Published on July 18, 2010 in Daily News

Afghanistan may be back in the American conscience, but this is hardly good news. If anything, President Obama‘s much-needed focus on the campaign against the Taliban has outlined just how difficult the fight has become. Frustrated with what many are calling a quagmire, American commentators either advocate for withdrawing from Afghanistan or engaging in a more intense military campaign. These are both understandable responses, but even so, they are far from a complete remedy.

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Published on February 06, 2007 in San Francisco Chronicle

Now is the time to finish the job we began in Afghanistan five years ago. Last year saw a desperate and vicious onslaught by a new generation of Taliban forces with enhanced logistical and financial support. More than 4,000 Afghans, many of them civilians, were killed in military actions in 2006, a three-fold increase from the previous year. Suicide attacks — a phenomenon unknown to Afghans before 2002 — jumped to 118 from 21. As our intelligence capabilities improve, we are finding and arresting more boys who arrive in Afghanistan fresh from ideological brainwashing in foreign madrassas. They weep when they are caught, not out of remorse, but because they have been denied their martyrdom. And despite the presence of aid workers from more than 60 countries in Afghanistan, 44 Afghan women die each day in childbirth.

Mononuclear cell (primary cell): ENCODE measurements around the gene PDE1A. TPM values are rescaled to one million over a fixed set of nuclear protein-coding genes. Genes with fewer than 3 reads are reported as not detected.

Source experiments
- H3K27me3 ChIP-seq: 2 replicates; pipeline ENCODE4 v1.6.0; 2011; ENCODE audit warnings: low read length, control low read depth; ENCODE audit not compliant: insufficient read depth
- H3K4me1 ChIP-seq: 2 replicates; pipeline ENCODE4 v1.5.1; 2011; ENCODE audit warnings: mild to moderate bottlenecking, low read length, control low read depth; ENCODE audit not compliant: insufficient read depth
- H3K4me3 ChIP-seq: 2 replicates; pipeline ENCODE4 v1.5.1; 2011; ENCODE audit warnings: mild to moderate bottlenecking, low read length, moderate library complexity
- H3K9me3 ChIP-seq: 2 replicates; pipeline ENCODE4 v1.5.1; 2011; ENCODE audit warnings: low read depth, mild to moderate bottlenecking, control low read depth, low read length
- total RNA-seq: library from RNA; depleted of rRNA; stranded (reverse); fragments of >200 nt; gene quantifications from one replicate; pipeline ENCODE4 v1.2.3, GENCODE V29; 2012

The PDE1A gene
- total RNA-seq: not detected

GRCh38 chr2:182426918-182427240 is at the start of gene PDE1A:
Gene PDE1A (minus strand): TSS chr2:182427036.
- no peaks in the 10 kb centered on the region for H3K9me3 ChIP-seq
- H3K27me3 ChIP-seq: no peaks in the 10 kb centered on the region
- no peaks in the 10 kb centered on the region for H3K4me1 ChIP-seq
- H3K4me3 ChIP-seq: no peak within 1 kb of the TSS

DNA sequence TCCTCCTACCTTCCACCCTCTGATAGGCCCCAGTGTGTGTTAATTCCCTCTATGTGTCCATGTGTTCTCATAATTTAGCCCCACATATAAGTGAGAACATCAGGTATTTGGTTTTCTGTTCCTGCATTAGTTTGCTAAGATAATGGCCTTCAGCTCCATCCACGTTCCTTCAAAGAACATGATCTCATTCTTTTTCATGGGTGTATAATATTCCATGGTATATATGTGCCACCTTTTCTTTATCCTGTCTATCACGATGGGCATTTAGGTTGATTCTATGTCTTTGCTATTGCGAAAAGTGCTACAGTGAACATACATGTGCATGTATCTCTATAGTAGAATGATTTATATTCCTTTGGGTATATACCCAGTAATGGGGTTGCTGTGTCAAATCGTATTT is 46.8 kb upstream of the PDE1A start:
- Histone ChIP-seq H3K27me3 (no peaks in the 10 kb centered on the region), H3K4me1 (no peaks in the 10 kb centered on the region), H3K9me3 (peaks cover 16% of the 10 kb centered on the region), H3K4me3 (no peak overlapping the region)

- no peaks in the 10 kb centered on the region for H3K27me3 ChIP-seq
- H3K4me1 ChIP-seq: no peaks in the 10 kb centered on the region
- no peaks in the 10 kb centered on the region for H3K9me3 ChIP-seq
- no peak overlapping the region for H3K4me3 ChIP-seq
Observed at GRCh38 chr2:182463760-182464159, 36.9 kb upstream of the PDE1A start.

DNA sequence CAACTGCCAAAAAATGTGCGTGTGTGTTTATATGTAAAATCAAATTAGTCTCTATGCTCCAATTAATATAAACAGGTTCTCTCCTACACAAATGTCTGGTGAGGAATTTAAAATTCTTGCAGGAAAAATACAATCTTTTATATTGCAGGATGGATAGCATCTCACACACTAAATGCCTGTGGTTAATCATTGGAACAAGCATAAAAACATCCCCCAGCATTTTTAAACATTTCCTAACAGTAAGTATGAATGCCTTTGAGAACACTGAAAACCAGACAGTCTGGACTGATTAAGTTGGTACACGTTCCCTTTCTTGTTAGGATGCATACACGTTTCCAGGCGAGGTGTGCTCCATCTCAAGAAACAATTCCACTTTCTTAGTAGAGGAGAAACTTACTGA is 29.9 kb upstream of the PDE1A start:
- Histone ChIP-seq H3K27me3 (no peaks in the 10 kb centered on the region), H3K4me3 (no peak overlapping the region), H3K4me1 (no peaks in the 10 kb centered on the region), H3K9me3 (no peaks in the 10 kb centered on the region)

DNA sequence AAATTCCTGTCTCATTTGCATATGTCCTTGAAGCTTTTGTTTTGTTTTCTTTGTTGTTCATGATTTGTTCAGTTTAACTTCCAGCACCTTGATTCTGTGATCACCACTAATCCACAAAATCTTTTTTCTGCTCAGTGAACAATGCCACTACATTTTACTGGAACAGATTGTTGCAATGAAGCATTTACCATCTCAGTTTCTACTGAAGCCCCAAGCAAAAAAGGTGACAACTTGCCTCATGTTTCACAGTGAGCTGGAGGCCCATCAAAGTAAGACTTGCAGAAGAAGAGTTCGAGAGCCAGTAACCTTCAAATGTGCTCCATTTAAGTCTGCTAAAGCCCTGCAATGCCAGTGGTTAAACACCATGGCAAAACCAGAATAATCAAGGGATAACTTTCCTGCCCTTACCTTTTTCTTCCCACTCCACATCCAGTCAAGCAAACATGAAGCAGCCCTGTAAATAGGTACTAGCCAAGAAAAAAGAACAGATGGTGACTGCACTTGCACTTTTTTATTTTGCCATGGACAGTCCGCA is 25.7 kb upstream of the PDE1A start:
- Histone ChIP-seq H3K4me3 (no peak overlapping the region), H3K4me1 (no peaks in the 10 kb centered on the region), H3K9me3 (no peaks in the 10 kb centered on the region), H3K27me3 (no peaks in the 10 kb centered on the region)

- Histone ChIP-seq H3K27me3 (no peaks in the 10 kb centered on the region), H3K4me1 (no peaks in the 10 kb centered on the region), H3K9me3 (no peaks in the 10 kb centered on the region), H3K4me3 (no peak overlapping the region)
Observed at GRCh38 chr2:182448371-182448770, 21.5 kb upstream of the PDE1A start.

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Published on June 27, 2012 in The Central Asia-Caucasus Analyst

The largest defeat of the British-Indian forces in the Second Anglo-Afghan War came through the leadership of one heroic, Afghan woman Malalai of Maiwand. Malalai called out to dejected Afghan troops and carried the Afghan banner before being killed on the battlefield.

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Published on June 27, 2012 in The Hindu

India’s initiative to host the Delhi Investment Summit on Afghanistan tomorrow is a welcome step forward in enabling the country to achieve long-term economic self-reliance, in line with the key objectives of recent international conferences. The one-day summit intends to showcase Afghanistan’s economic potential and attract foreign investment, while exploring possibilities of cross-country investment partnerships and collaborative ventures from within the region and beyond as a regional and international confidence-building measure.

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Published on September 10, 2010 in The Washington Times

This summer, the Afghan government hosted the first International Conference on Afghanistan in Kabul. Our allies from around the world recommitted to a firm partnership with the Afghan government as we begin taking over and gradually leading the stabilization and reconstruction efforts in Afghanistan. We welcomed Pakistan as an important regional partner in the fight against terrorism and extremism, which destabilize Afghanistan and Pakistan alike. And we continue to believe that the war can be won only through a concerted international partnership, with an emphasis on integration and strategic coordination of military and civilian assistance to Afghanistan.